16 January ~ When Pescara won 2-1 at Verona on the opening day of the Serie B season in August, few could have foreseen the importance of tonight's return fixture. Asides from yesterday's Milan derby, it is the biggest game in Italy in this round of matches. At the half-way point in the season, Verona are second in Serie B with 41 points, one behind stuttering Torino. Pescara are fourth on 39 points, a point behind Sassuolo. Verona started poorly and seemed destined for a season of consolidation, but nine wins and a draw in ten games have changed all that. Meanwhile Pescara, with a goal difference of 45 scored and 33 conceded, are proving to be a typical Zdenek Zeman team.
Pescara were last in Serie A in 1993, when they were captained by the current Milan coach Massimiliano Allegri. They have spent most of their time since then in Serie B, but also had several seasons in the third tier. They came close to extinction in 2008, and have never really looked like returning to the top flight.
Pescara's strength lies in their goal-scoring trio of captain Marco Sansovino and on-loan Ciro Immobile (Juventus) and Lorenzo Insigne (Napoli). But Zeman is the real driving force behind their current success. The manager continues to be an anomaly in Italian football, with his insistence that it is better to win 4-3 playing attacking football than 1-0 defending. Pescara are currently drawing crowds of over 10,000, which is excellent for Serie B and suggests that Zeman has the fans with him. It is just a pity that during the current match-fixing crisis nobody has had the decency to apologise to him for the vitriolic treatment he has received for saying for 15 years that there is something rotten at the core of Italian football.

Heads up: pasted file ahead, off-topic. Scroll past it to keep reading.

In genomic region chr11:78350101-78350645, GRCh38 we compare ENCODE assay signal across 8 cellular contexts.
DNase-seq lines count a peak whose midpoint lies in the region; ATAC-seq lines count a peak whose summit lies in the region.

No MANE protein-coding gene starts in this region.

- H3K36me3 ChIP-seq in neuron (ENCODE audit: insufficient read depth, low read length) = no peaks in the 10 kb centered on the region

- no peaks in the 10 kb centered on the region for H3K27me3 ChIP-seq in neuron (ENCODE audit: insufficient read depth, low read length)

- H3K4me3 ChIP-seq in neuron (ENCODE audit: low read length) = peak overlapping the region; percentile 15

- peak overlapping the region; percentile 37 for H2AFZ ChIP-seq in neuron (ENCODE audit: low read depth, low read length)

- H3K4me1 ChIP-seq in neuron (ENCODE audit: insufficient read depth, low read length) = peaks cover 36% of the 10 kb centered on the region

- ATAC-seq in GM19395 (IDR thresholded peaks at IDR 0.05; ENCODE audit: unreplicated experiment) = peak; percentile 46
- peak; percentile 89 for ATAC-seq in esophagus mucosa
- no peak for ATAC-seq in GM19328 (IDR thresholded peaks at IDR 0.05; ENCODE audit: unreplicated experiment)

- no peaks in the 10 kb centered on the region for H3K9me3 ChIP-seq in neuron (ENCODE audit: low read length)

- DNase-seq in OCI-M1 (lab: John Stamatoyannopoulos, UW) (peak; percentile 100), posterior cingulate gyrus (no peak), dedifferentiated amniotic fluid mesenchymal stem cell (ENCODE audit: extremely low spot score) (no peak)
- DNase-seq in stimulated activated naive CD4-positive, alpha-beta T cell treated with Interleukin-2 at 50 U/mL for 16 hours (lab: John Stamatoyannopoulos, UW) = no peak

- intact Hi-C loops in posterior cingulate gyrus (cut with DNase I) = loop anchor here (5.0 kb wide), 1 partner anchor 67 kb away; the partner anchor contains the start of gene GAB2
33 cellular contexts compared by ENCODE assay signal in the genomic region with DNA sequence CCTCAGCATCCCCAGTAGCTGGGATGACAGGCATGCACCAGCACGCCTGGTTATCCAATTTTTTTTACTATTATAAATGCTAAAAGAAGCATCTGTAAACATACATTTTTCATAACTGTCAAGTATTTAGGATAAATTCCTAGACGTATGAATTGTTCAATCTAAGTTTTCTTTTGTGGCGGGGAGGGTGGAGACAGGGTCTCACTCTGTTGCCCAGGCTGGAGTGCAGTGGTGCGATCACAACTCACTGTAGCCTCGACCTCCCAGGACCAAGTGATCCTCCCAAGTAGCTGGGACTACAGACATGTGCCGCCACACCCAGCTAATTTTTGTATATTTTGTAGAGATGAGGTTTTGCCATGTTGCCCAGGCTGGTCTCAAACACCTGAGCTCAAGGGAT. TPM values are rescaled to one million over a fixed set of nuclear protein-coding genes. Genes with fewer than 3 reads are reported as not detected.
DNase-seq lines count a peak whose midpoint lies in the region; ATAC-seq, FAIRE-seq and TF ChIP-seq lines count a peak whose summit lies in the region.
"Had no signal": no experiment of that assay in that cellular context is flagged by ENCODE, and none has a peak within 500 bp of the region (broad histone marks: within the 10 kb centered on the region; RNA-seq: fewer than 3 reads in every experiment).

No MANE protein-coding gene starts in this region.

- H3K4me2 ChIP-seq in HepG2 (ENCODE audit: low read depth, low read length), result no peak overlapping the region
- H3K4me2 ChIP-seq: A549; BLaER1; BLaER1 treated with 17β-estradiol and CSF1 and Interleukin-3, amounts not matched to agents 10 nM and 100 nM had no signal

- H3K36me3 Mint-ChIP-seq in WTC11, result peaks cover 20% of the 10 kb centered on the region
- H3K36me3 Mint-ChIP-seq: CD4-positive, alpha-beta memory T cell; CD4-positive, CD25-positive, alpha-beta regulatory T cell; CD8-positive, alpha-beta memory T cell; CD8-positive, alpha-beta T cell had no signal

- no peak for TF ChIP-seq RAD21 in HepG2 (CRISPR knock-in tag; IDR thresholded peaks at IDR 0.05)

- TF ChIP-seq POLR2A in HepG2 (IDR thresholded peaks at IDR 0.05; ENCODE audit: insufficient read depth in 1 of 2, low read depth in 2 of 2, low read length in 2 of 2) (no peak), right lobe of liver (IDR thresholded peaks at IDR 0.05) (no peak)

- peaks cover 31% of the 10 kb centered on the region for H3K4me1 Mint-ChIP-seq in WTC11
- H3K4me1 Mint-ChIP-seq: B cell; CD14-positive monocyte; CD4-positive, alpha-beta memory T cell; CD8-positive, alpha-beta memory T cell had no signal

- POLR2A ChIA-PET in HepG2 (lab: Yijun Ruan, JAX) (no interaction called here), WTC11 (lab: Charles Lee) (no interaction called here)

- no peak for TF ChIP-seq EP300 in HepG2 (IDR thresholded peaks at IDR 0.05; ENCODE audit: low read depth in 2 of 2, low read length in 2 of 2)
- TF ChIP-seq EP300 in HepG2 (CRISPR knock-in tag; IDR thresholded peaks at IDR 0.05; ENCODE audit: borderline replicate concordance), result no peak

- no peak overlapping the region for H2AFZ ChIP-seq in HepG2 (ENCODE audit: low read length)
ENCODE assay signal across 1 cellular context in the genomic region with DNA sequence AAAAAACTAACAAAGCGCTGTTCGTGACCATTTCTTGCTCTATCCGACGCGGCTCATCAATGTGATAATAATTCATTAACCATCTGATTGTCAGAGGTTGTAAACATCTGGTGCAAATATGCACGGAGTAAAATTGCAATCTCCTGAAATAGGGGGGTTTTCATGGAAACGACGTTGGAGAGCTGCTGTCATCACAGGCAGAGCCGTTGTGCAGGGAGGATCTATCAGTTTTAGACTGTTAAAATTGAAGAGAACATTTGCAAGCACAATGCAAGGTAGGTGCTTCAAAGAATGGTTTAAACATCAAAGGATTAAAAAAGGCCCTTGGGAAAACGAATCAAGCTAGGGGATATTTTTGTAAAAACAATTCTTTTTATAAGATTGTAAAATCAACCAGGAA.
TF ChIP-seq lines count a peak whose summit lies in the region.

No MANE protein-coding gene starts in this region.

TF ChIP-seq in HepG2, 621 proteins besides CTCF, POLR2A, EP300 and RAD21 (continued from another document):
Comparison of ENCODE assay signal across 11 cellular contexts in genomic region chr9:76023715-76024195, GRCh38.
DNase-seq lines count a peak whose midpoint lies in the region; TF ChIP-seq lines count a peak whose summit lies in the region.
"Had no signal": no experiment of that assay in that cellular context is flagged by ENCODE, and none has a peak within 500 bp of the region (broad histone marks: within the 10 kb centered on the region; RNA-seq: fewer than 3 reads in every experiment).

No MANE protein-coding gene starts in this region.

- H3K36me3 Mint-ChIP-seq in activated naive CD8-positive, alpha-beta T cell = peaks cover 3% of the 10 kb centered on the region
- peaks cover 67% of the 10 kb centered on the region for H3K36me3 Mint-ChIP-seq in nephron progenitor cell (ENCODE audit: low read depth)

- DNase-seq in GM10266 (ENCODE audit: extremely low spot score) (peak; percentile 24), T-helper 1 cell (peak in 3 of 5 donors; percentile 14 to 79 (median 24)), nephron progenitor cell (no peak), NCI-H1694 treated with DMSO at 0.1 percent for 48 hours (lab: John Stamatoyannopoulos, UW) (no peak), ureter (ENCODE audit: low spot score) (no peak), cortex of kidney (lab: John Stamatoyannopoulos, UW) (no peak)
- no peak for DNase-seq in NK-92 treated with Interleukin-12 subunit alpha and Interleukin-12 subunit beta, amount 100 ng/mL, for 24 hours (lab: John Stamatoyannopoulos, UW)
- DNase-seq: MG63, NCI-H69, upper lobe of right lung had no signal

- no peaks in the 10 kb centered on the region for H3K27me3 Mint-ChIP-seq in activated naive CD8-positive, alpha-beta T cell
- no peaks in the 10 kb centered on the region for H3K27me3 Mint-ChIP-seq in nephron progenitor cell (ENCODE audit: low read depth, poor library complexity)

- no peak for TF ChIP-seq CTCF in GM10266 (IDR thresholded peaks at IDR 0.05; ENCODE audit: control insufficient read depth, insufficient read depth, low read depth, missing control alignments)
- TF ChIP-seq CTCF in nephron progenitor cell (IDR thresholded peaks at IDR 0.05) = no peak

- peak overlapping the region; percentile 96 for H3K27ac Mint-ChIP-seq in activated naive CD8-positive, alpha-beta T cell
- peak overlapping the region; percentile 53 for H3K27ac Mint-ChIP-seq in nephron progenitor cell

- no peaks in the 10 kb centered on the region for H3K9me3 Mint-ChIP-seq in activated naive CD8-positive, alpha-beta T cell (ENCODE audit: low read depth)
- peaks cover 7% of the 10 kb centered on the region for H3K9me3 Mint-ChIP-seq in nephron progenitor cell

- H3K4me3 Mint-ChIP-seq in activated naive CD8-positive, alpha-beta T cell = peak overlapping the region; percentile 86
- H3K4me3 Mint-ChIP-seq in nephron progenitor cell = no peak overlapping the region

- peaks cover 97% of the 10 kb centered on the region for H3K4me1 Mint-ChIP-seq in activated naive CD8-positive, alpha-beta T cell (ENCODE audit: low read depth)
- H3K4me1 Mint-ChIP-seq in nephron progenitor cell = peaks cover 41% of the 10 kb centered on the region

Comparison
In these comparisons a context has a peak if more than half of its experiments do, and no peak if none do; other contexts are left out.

Verona, also known as Hellas Verona, have a much richer history than Pescara, but the ten years since they went down from Serie A in 2002 have been an almost continuous nightmare. Until now. Five largely undistinguished seasons in Serie B ended with relegation in 2007. They then announced themselves as the Juventus of Serie C. This display of hubris was almost rewarded with relegation to the fourth tier. They spent most of the season at the foot of the table and only avoided further ignominy by winning a relegation play-off.
After a season of consolidation, Verona seemed on the verge of a return to Serie B in 2010. All they had to do was avoid defeat against tiny Portogruaro in front of 25,000 fans in the Bentegodi stadium. But a last-minute goal saw their opponents crowned champions. Unsurprisingly after such a demoralising defeat, they lost the play-off final to… Pescara.
Verona were finally promoted back into Serie B in 2011, when they beat Salernitana 2-1 on aggregate in a bitterly-contested play-off final. Salernitana’s very existence depended on the result. They went out of business and now a new team, called just Salerno, is playing in Serie D.
Many of last season’s players are still with Verona. If the team has a star, it is Icelandic midfielder Emil Hallfredsson. But their real strength is their teamwork. They were the last Serie B club in this season's Coppa Italia, and despite losing 3-2 to a stoppage-time free-kick at Lazio, they played much better than their illustrious opponents.
Throughout their time in the third division, Verona’s fans remained loyal, even though a minority of them were involved in racist chanting. Season ticket sales hovered around 10,000, above those of their hated rivals Chievo in Serie A. Verona fans would love to change places at the end of the season. It is unlikely, but possible. As for the result of the game in Pescara, it is anybody’s guess, which is as it should be. We can be more confident than usual, though, that a top game might actually live up to its billing. Richard Mason